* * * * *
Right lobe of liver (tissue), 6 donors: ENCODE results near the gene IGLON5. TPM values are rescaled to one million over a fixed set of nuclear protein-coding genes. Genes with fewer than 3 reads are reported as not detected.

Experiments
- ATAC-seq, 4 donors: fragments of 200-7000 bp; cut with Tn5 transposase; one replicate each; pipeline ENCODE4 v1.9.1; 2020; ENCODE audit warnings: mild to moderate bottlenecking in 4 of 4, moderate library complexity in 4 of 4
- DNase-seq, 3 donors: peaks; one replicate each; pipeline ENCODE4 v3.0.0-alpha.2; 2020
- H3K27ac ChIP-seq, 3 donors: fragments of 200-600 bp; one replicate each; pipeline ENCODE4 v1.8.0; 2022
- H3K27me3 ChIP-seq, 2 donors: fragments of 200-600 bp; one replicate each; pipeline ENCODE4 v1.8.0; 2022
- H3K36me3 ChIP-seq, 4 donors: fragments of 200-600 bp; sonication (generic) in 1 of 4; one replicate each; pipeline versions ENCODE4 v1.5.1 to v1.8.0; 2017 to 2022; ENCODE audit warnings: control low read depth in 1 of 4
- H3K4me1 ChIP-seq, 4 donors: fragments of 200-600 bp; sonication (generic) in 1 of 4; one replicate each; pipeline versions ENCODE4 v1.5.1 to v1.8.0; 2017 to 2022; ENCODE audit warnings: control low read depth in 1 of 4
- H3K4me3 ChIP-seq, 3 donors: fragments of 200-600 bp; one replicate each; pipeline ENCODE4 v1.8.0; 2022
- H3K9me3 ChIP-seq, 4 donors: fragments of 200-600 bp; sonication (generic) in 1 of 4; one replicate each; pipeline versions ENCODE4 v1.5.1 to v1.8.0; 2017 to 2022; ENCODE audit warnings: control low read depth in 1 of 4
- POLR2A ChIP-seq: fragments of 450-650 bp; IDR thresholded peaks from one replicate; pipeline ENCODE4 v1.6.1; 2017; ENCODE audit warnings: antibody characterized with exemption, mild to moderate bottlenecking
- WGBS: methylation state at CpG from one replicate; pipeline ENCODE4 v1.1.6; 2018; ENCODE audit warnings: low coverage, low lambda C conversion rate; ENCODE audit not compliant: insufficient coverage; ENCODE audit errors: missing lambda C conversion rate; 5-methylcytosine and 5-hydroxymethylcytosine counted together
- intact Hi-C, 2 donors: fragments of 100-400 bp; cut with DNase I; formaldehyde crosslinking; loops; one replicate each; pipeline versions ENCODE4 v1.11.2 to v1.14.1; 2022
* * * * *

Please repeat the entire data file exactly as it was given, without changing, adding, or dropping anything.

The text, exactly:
Right lobe of liver (tissue), 6 donors: ENCODE results near the gene IGLON5. TPM values are rescaled to one million over a fixed set of nuclear protein-coding genes. Genes with fewer than 3 reads are reported as not detected.

Experiments
- ATAC-seq, 4 donors: fragments of 200-7000 bp; cut with Tn5 transposase; one replicate each; pipeline ENCODE4 v1.9.1; 2020; ENCODE audit warnings: mild to moderate bottlenecking in 4 of 4, moderate library complexity in 4 of 4
- DNase-seq, 3 donors: peaks; one replicate each; pipeline ENCODE4 v3.0.0-alpha.2; 2020
- H3K27ac ChIP-seq, 3 donors: fragments of 200-600 bp; one replicate each; pipeline ENCODE4 v1.8.0; 2022
- H3K27me3 ChIP-seq, 2 donors: fragments of 200-600 bp; one replicate each; pipeline ENCODE4 v1.8.0; 2022
- H3K36me3 ChIP-seq, 4 donors: fragments of 200-600 bp; sonication (generic) in 1 of 4; one replicate each; pipeline versions ENCODE4 v1.5.1 to v1.8.0; 2017 to 2022; ENCODE audit warnings: control low read depth in 1 of 4
- H3K4me1 ChIP-seq, 4 donors: fragments of 200-600 bp; sonication (generic) in 1 of 4; one replicate each; pipeline versions ENCODE4 v1.5.1 to v1.8.0; 2017 to 2022; ENCODE audit warnings: control low read depth in 1 of 4
- H3K4me3 ChIP-seq, 3 donors: fragments of 200-600 bp; one replicate each; pipeline ENCODE4 v1.8.0; 2022
- H3K9me3 ChIP-seq, 4 donors: fragments of 200-600 bp; sonication (generic) in 1 of 4; one replicate each; pipeline versions ENCODE4 v1.5.1 to v1.8.0; 2017 to 2022; ENCODE audit warnings: control low read depth in 1 of 4
- POLR2A ChIP-seq: fragments of 450-650 bp; IDR thresholded peaks from one replicate; pipeline ENCODE4 v1.6.1; 2017; ENCODE audit warnings: antibody characterized with exemption, mild to moderate bottlenecking
- WGBS: methylation state at CpG from one replicate; pipeline ENCODE4 v1.1.6; 2018; ENCODE audit warnings: low coverage, low lambda C conversion rate; ENCODE audit not compliant: insufficient coverage; ENCODE audit errors: missing lambda C conversion rate; 5-methylcytosine and 5-hydroxymethylcytosine counted together
- intact Hi-C, 2 donors: fragments of 100-400 bp; cut with DNase I; formaldehyde crosslinking; loops; one replicate each; pipeline versions ENCODE4 v1.11.2 to v1.14.1; 2022